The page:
As if to prove that Wind was no fluke, Parker put out Heat Treatment, an equally fascinating recording, within a matter of months, and Stick to Me the next year. The latter came in for critical sniping because of its oversized ambitions: "The Heat in Harlem," for example, was a sprawling epic of the sort that no one other than Bruce Springsteen was allowed to indulge in back then. But even those let down by Stick admitted that they found it second-rate only by comparison with its predecessors. Taken on its own terms, it was among the finer discs of 1977.

Unfortunately, most of the dialogue about Parker's recordings took place inside a relative vacuum: The albums were successes in England but virtually invisible in the United States. Typically, Parker blamed their poor performance on his American label, Mercury. "We were several years ahead of our time," he asserts, "and the company simply didn't understand what we were doing. They didn't get it--they thought we were freaks. We'd come into their offices and they'd be like, `Who are these imbeciles with short hair and straight trousers? They should have long hair and bell-bottoms, like Journey." Parker soon got his revenge, however. He made a crummy live album (1978's The Parkerilla) that fulfilled his contractual obligation with Mercury, then put out a single for his next company, Arista, that addressed his predicament. Its subtle title was "Mercury Poisoning."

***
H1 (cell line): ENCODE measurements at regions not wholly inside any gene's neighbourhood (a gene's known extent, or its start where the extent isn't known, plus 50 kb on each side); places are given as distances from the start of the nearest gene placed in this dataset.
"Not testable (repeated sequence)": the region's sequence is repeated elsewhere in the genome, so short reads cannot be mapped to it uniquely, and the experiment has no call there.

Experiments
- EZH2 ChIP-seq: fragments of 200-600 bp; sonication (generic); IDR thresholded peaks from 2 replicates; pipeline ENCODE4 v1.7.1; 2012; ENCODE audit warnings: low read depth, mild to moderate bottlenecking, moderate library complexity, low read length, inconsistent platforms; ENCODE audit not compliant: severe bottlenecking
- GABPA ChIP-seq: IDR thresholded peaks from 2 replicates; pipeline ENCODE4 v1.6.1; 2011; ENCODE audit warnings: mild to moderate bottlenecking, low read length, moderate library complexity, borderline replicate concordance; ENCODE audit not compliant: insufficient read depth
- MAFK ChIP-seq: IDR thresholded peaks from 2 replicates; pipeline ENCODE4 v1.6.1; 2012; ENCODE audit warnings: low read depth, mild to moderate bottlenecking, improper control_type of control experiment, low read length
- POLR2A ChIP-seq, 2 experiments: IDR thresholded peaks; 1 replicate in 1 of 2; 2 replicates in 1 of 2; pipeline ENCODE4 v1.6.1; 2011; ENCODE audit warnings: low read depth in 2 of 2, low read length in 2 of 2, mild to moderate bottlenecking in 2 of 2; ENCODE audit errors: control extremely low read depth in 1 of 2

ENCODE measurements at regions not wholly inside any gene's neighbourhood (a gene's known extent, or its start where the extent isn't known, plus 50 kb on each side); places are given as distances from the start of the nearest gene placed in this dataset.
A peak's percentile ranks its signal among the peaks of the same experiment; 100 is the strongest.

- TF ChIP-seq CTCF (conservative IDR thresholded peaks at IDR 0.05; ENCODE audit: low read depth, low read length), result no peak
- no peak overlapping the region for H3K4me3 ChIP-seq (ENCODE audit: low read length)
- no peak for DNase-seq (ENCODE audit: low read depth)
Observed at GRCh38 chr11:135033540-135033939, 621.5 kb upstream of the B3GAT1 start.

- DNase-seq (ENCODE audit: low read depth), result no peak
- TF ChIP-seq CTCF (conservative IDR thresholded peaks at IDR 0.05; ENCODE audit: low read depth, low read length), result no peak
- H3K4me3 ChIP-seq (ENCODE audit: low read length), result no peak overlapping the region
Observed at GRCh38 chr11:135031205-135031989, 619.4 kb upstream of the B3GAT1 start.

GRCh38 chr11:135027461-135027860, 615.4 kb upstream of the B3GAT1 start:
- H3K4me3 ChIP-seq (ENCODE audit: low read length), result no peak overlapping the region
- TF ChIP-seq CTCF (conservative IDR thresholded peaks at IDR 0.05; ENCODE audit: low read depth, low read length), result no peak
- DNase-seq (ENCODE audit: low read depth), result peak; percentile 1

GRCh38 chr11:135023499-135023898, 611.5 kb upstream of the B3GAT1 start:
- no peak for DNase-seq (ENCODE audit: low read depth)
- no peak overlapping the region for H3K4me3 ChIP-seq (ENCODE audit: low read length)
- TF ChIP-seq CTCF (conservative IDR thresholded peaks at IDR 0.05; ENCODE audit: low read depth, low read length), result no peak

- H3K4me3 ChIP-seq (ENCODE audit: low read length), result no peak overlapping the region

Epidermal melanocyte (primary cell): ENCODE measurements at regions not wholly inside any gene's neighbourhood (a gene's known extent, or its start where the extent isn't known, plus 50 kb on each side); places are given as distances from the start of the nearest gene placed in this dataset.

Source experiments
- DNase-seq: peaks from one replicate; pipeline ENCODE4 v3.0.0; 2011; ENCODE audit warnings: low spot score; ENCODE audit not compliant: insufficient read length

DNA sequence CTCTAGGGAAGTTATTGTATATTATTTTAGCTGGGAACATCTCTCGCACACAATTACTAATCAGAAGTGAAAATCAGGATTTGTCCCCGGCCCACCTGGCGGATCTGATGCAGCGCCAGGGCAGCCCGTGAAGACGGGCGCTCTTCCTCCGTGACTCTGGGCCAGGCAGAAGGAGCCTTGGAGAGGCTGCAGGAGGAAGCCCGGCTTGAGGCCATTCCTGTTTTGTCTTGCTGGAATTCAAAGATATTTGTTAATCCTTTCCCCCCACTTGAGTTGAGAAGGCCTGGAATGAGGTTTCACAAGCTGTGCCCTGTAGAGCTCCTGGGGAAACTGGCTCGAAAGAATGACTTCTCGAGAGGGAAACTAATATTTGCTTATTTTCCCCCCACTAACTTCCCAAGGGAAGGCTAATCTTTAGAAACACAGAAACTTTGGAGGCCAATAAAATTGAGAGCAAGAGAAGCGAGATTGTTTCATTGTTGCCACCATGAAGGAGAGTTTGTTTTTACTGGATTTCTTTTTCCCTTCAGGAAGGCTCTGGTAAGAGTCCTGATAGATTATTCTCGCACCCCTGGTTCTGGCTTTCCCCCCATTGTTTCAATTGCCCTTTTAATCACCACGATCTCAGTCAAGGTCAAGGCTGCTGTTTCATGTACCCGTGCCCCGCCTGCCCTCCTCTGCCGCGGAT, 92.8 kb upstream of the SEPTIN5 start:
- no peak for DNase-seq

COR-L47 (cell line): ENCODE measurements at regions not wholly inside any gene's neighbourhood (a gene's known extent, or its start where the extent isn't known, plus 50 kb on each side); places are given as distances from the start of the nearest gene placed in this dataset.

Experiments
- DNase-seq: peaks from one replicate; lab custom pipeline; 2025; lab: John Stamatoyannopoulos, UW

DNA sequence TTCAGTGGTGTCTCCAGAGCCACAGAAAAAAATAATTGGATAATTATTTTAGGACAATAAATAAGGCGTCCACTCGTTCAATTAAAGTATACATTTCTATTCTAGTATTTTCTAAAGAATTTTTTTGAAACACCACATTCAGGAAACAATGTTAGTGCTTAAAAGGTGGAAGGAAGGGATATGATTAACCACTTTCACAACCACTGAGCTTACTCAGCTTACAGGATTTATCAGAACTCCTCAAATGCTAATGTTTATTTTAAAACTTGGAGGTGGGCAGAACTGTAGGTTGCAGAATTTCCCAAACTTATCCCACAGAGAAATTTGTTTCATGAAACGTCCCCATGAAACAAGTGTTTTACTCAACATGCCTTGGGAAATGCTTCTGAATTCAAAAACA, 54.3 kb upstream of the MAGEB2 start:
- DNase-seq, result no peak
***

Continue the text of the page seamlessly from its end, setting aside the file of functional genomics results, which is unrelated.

Far more universal than "Poisoning" was Squeezing Out Sparks, an LP that is widely regarded as Parker's finest moment. That's debatable, but what can't be argued is the sweep and effectiveness of Sparks's numbers. "Discovering Japan" was tougher than anything Parker had previously attempted, while "You Can't Be Too Strong" was a risk of a different sort--an anti-abortion song no less stern than the average Operation Rescue flier. Had Parker been any less deeply principled, "Strong" might have become an albatross around his neck. Instead, it won him the respect of those who agreed with him, as well as those who did not, simply because of his insistence upon staying on his own path.

Afterward, though, Parker seemed to lose his way. 1980's The Up Escalator, featuring a duet with Springsteen, was a commercial compromise that sounded like one. It also precipitated a split with the Rumour, and this musical divorce left 1982's Another Grey Area, recorded with studio sidemen, sounding like mere product. The Real Macaw was similarly uninspired and prompted Arista to send him packing. 1985's Steady Nerves, on Elektra, didn't make much of an impression, either, and while The Mona Lisa's Sister (released by yet another label, RCA) raised his profile to some degree, only the truly committed took it home. Likewise, 1989's Human Soul, 1991's Struck by Lightning and 1993's Burning Questions (the last on Capitol) provoked yawns from reviewers. By contrast, 1993's Passion Is No Ordinary Word: The Graham Parker Anthology, 1976-1991, a double-disc smorgasbord on Rhino, won praise--but its second half was most notable for the patient manner in which it traced Parker's decline.